Water Quality

Improving Stormwater Quality

Using wetlands in urban areas is one of the most environmentally effective ways to improve the quality of stormwater. One of the most common causes of poor water quality is suspended solids. Wetlands slow the flow of water (as opposed to fast flowing concrete channels) allowing solids to settle. Wetland plants and sediment bind phosphorus and nitrogen removing these contaminants before the water is discharged.

Water quality data collected for the Eco-pond at Norgrove Park over 2008-2011 indicates how successful wetlands can be. Results showed that the pond and wetlands reduced:

  • Total Phosphorous by 77% (ACT Water Sensitive Urban Design Targets for a redevelopment site are 45%)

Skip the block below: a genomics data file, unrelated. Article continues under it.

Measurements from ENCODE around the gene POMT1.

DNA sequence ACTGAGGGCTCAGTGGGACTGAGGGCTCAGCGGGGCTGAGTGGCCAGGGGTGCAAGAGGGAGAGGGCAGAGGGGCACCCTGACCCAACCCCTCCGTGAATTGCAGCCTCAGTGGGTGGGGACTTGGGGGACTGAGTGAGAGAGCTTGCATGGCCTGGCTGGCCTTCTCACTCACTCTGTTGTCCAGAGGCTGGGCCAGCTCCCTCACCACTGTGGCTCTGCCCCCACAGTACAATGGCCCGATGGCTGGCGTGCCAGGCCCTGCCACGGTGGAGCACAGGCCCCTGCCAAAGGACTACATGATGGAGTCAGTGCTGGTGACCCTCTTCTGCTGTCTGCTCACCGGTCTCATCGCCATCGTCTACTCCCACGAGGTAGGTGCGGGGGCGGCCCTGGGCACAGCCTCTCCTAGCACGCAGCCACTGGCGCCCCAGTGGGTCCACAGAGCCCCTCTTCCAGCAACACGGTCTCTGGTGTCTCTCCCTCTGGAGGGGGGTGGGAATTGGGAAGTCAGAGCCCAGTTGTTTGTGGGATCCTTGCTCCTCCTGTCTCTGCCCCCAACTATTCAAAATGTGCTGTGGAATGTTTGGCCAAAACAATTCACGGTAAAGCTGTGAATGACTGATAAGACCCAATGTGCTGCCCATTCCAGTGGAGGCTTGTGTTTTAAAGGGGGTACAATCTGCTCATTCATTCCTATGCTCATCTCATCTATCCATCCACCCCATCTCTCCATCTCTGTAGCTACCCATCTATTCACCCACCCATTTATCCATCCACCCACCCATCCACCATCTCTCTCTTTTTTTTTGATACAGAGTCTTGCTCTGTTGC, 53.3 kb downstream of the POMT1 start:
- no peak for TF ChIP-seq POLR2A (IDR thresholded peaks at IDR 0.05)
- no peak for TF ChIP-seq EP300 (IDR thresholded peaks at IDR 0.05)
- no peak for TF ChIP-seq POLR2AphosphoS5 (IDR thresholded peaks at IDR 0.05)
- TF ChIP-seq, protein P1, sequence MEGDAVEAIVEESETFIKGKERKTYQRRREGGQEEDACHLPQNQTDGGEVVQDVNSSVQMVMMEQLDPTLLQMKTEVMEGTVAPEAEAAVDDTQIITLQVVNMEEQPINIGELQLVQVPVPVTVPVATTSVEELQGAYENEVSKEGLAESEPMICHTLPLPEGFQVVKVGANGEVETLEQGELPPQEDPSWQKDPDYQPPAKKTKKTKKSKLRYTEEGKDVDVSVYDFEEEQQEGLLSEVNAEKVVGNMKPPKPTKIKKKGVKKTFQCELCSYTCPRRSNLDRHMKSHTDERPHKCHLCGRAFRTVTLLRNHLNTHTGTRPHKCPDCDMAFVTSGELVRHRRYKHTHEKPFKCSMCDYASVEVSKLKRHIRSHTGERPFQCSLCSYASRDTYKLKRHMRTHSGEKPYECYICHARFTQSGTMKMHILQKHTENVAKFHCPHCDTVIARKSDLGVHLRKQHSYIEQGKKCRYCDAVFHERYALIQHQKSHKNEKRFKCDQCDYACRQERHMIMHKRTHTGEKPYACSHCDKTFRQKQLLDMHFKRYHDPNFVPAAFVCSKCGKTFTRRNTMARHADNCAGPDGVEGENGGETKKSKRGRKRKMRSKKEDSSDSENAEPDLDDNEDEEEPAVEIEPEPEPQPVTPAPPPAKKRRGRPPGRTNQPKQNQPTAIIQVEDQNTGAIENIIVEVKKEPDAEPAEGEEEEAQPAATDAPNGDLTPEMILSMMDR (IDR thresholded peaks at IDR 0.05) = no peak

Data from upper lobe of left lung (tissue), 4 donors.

• Total Nitrogen by 62% (ACT Water Sensitive Urban Design Targets for a redevelopment site are 40%)

The eco-pond also trapped:

  • 66% of Suspended Solids (ACT Water Sensitive Urban Design Targets for a redevelopment site are 60%)

 Units at the Kingston Foreshore overlook Norgrove Park.

Units at the Kingston Foreshore overlook Norgrove Park. Note the dense reed beds in the middle ground.

Image: Edwina Robinson

Shallow water zones, planted with local macrophytes (reeds) filter nutrients from the water at Norgrove Park

Shallow water zones, planted with local macrophytes (reeds) filter nutrients from the water at Norgrove Park.

Image: Edwina Robinson